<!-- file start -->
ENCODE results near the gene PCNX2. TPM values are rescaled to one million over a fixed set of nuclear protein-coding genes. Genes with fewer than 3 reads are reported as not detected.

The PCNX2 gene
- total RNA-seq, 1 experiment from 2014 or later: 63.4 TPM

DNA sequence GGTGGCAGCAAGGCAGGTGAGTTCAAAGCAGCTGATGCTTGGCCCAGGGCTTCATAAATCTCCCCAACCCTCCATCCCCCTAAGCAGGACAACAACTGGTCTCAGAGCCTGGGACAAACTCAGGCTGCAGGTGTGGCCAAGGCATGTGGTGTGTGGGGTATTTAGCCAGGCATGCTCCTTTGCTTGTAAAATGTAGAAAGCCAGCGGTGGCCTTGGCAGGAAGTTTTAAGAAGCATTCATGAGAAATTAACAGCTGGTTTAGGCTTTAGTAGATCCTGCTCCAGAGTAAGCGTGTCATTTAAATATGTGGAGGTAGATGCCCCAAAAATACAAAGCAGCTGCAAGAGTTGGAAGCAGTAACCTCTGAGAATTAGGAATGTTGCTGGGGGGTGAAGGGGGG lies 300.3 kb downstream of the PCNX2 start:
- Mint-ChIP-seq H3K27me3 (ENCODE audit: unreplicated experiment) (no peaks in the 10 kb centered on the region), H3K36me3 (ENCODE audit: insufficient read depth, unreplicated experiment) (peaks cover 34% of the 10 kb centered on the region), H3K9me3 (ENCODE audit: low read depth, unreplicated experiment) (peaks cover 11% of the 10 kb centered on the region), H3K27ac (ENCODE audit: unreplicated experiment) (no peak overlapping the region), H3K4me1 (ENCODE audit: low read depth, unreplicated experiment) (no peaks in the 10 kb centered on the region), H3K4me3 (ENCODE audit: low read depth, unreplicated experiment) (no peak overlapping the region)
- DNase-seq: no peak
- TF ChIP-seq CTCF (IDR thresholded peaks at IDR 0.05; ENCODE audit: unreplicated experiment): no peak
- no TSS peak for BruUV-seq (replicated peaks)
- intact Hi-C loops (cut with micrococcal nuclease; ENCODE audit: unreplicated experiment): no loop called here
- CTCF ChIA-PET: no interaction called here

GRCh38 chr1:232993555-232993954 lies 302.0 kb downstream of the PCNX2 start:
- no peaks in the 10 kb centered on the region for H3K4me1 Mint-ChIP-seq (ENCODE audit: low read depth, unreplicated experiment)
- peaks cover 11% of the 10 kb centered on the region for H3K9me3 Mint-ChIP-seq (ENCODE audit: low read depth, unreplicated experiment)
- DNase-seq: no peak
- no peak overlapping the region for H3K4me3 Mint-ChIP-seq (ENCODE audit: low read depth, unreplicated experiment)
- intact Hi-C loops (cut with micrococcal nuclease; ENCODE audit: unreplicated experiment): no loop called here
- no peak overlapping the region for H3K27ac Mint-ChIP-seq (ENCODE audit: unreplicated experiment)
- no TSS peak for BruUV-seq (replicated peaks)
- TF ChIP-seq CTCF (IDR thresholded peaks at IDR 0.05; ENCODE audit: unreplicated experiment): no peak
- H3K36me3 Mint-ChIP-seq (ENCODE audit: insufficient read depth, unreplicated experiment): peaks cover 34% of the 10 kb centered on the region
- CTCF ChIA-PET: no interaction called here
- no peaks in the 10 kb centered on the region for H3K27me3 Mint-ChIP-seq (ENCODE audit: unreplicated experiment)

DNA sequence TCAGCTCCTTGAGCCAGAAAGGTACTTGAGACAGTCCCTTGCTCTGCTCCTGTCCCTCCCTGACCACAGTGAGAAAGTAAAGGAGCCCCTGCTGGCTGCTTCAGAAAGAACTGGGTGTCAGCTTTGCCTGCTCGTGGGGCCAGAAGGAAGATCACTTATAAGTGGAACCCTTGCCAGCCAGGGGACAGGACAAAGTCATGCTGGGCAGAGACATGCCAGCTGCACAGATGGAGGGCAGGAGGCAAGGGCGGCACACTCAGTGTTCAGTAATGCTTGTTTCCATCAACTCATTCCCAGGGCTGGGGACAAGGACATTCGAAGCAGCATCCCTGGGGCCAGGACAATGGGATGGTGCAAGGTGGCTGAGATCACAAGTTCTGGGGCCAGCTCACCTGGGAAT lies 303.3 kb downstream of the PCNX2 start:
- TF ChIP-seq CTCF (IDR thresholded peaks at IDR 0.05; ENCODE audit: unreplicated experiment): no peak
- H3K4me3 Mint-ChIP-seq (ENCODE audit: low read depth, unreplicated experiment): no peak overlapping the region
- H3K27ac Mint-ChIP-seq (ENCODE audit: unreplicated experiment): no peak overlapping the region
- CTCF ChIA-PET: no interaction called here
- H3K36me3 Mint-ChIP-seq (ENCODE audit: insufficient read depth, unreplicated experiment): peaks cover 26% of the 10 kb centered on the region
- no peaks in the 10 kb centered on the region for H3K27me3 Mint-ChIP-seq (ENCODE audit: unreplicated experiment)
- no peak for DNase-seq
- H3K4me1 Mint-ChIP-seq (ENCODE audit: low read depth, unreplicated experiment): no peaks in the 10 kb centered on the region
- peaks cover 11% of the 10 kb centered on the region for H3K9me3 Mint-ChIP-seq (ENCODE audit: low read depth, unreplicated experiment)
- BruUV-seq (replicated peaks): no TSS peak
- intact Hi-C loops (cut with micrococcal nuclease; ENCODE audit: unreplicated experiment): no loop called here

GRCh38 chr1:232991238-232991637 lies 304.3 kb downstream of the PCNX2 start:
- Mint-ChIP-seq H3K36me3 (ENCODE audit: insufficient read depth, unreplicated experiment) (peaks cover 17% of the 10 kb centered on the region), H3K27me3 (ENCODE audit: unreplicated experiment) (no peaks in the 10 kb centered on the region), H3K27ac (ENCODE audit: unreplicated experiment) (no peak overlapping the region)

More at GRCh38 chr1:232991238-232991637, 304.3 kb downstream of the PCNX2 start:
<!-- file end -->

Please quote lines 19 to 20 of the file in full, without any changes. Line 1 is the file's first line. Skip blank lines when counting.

- TF ChIP-seq CTCF (IDR thresholded peaks at IDR 0.05; ENCODE audit: unreplicated experiment): no peak
- H3K36me3 Mint-ChIP-seq (ENCODE audit: insufficient read depth, unreplicated experiment): peaks cover 34% of the 10 kb centered on the region